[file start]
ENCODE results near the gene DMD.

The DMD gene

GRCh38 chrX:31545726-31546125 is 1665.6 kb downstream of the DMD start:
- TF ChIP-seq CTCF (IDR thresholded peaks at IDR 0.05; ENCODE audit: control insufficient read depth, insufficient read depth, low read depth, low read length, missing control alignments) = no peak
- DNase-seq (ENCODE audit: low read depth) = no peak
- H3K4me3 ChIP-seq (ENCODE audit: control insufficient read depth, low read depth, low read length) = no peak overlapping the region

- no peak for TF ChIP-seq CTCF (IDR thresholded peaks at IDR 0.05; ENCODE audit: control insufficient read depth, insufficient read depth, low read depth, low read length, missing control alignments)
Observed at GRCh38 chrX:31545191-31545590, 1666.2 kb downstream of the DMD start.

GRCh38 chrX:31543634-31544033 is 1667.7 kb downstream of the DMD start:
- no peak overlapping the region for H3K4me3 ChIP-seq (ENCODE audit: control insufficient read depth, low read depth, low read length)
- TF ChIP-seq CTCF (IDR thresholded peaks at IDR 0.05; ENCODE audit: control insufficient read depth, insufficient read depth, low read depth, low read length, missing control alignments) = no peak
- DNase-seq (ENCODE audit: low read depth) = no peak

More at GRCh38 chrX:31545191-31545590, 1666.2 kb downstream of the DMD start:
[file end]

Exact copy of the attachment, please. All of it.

ENCODE results near the gene DMD.

The DMD gene

GRCh38 chrX:31545726-31546125 is 1665.6 kb downstream of the DMD start:
- TF ChIP-seq CTCF (IDR thresholded peaks at IDR 0.05; ENCODE audit: control insufficient read depth, insufficient read depth, low read depth, low read length, missing control alignments) = no peak
- DNase-seq (ENCODE audit: low read depth) = no peak
- H3K4me3 ChIP-seq (ENCODE audit: control insufficient read depth, low read depth, low read length) = no peak overlapping the region

- no peak for TF ChIP-seq CTCF (IDR thresholded peaks at IDR 0.05; ENCODE audit: control insufficient read depth, insufficient read depth, low read depth, low read length, missing control alignments)
Observed at GRCh38 chrX:31545191-31545590, 1666.2 kb downstream of the DMD start.

GRCh38 chrX:31543634-31544033 is 1667.7 kb downstream of the DMD start:
- no peak overlapping the region for H3K4me3 ChIP-seq (ENCODE audit: control insufficient read depth, low read depth, low read length)
- TF ChIP-seq CTCF (IDR thresholded peaks at IDR 0.05; ENCODE audit: control insufficient read depth, insufficient read depth, low read depth, low read length, missing control alignments) = no peak
- DNase-seq (ENCODE audit: low read depth) = no peak

More at GRCh38 chrX:31545191-31545590, 1666.2 kb downstream of the DMD start: